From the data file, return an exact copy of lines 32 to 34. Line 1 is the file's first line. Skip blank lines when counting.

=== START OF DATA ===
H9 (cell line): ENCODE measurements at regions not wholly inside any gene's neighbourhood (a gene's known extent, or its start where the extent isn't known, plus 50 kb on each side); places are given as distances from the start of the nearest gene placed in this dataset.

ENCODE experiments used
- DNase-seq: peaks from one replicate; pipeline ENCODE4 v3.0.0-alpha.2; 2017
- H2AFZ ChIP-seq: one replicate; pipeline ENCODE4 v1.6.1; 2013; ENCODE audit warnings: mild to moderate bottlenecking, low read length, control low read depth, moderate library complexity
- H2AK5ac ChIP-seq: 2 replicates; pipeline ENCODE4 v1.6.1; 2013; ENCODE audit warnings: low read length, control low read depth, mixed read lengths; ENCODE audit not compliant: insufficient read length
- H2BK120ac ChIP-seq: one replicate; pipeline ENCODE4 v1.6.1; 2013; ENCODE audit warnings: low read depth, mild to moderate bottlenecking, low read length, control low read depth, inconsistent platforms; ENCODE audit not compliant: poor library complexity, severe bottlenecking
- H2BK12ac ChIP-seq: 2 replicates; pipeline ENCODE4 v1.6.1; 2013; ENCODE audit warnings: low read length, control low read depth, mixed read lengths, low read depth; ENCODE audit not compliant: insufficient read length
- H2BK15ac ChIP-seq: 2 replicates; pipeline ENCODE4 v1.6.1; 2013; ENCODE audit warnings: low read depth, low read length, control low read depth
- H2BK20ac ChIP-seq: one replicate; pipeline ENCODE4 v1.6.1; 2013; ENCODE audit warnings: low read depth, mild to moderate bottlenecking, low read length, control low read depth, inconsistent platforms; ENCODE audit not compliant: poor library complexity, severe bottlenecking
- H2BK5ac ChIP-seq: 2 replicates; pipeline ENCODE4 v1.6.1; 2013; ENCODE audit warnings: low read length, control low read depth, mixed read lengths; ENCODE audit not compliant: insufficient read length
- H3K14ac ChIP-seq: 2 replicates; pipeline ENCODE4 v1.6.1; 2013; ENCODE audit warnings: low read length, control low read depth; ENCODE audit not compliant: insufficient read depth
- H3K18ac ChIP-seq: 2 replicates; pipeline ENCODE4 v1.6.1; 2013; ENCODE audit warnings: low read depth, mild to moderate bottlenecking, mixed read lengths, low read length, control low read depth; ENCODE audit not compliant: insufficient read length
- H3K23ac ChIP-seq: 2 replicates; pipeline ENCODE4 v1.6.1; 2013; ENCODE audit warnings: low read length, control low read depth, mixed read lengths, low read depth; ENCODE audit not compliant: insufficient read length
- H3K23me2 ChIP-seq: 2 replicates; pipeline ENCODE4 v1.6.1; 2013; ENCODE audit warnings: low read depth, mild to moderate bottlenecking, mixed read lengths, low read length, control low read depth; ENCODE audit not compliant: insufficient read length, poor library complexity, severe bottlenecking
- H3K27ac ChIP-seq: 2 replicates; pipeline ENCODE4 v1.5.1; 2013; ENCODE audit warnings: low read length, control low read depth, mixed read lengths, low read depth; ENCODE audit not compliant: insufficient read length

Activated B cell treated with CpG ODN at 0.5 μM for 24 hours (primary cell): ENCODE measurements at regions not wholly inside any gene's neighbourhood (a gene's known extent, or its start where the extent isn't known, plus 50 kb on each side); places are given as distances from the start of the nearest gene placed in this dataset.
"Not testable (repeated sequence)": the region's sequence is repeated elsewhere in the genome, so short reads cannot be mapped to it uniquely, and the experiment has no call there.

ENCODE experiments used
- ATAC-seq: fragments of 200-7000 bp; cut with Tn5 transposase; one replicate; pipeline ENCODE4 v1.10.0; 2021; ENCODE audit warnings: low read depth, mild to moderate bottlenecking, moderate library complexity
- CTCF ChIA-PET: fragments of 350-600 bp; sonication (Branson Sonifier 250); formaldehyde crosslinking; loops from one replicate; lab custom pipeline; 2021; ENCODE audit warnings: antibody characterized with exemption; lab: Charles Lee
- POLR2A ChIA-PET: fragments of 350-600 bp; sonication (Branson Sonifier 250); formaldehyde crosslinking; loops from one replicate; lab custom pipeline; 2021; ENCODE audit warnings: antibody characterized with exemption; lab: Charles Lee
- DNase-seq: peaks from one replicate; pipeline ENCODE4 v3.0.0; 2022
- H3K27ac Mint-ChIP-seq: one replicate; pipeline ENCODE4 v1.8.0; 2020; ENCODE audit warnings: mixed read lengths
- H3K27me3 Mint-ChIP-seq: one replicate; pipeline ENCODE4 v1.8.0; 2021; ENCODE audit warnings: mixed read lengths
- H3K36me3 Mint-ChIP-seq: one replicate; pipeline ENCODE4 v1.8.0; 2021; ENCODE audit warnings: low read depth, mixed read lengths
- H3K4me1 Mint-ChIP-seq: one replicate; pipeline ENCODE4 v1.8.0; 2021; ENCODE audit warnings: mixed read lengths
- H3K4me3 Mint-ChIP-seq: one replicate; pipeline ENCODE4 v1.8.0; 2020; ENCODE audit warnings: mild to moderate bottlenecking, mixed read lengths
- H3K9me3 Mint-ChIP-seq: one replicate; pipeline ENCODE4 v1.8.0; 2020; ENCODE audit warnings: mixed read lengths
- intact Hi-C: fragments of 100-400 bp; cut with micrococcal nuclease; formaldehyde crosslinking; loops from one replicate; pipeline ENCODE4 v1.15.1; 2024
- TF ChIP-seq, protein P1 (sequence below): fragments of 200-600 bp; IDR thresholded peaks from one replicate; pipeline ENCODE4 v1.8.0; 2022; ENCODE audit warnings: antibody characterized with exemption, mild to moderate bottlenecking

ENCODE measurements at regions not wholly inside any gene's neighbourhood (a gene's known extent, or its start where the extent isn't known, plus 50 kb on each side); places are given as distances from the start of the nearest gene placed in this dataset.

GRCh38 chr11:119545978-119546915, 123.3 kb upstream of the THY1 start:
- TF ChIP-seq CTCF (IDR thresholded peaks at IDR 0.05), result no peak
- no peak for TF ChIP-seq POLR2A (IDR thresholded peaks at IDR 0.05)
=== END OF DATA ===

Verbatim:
GRCh38 chr11:119545978-119546915, 123.3 kb upstream of the THY1 start:
- TF ChIP-seq CTCF (IDR thresholded peaks at IDR 0.05), result no peak
- no peak for TF ChIP-seq POLR2A (IDR thresholded peaks at IDR 0.05)